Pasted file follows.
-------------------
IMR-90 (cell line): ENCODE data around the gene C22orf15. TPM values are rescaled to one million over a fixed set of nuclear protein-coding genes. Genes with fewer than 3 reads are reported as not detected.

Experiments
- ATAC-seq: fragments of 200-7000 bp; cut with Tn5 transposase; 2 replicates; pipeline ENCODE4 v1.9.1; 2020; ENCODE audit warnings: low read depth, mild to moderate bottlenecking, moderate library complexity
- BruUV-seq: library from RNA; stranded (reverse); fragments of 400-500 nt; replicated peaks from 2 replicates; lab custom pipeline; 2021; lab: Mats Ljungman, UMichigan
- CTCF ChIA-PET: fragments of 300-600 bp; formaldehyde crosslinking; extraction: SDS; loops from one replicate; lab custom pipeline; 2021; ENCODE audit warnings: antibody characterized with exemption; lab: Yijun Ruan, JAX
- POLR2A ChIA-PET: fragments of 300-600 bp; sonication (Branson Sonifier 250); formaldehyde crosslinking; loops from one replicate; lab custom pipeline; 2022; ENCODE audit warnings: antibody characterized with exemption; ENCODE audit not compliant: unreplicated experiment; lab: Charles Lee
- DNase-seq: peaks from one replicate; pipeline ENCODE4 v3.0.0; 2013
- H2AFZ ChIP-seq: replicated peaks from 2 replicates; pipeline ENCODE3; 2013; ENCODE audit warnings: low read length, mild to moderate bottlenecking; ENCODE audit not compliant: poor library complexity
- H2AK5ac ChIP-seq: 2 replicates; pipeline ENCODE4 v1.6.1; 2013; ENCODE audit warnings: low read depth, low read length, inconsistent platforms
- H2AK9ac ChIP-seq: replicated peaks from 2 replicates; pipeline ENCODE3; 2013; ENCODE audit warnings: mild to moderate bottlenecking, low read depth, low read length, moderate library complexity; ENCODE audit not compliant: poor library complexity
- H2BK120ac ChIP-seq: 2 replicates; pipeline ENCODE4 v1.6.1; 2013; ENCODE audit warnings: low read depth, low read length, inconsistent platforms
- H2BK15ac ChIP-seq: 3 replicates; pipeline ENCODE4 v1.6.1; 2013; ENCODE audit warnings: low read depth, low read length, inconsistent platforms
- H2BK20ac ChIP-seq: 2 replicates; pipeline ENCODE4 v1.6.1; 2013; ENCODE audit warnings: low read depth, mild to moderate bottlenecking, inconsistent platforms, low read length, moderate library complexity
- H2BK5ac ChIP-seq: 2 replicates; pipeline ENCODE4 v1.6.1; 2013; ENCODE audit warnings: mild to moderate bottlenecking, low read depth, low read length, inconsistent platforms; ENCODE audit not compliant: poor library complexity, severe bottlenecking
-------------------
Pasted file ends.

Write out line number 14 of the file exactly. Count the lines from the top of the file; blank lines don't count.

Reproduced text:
- H2BK5ac ChIP-seq: 2 replicates; pipeline ENCODE4 v1.6.1; 2013; ENCODE audit warnings: mild to moderate bottlenecking, low read depth, low read length, inconsistent platforms; ENCODE audit not compliant: poor library complexity, severe bottlenecking